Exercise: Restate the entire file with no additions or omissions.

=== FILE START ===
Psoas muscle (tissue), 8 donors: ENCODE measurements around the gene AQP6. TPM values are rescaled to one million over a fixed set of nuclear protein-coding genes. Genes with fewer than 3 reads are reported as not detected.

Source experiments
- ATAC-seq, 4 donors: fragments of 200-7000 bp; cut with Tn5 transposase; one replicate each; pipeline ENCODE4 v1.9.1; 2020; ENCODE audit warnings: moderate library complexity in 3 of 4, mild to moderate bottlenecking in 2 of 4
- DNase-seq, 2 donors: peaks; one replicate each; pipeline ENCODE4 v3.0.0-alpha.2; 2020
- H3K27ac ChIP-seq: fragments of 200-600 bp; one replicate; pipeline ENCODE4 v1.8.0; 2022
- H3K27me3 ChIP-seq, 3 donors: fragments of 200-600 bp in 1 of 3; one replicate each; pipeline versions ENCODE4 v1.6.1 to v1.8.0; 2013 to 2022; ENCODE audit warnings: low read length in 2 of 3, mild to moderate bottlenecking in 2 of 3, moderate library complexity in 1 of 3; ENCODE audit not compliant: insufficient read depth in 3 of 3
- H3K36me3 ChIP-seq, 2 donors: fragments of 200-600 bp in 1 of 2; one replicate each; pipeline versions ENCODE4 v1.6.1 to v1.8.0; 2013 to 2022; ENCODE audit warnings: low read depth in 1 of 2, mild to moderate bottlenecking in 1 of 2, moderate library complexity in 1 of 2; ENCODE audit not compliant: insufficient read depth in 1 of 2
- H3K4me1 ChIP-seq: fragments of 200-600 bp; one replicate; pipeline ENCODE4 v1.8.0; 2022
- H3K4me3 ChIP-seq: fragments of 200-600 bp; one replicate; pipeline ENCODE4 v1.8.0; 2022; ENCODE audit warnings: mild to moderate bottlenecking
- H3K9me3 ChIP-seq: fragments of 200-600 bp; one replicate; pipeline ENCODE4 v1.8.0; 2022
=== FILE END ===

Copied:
Psoas muscle (tissue), 8 donors: ENCODE measurements around the gene AQP6. TPM values are rescaled to one million over a fixed set of nuclear protein-coding genes. Genes with fewer than 3 reads are reported as not detected.

Source experiments
- ATAC-seq, 4 donors: fragments of 200-7000 bp; cut with Tn5 transposase; one replicate each; pipeline ENCODE4 v1.9.1; 2020; ENCODE audit warnings: moderate library complexity in 3 of 4, mild to moderate bottlenecking in 2 of 4
- DNase-seq, 2 donors: peaks; one replicate each; pipeline ENCODE4 v3.0.0-alpha.2; 2020
- H3K27ac ChIP-seq: fragments of 200-600 bp; one replicate; pipeline ENCODE4 v1.8.0; 2022
- H3K27me3 ChIP-seq, 3 donors: fragments of 200-600 bp in 1 of 3; one replicate each; pipeline versions ENCODE4 v1.6.1 to v1.8.0; 2013 to 2022; ENCODE audit warnings: low read length in 2 of 3, mild to moderate bottlenecking in 2 of 3, moderate library complexity in 1 of 3; ENCODE audit not compliant: insufficient read depth in 3 of 3
- H3K36me3 ChIP-seq, 2 donors: fragments of 200-600 bp in 1 of 2; one replicate each; pipeline versions ENCODE4 v1.6.1 to v1.8.0; 2013 to 2022; ENCODE audit warnings: low read depth in 1 of 2, mild to moderate bottlenecking in 1 of 2, moderate library complexity in 1 of 2; ENCODE audit not compliant: insufficient read depth in 1 of 2
- H3K4me1 ChIP-seq: fragments of 200-600 bp; one replicate; pipeline ENCODE4 v1.8.0; 2022
- H3K4me3 ChIP-seq: fragments of 200-600 bp; one replicate; pipeline ENCODE4 v1.8.0; 2022; ENCODE audit warnings: mild to moderate bottlenecking
- H3K9me3 ChIP-seq: fragments of 200-600 bp; one replicate; pipeline ENCODE4 v1.8.0; 2022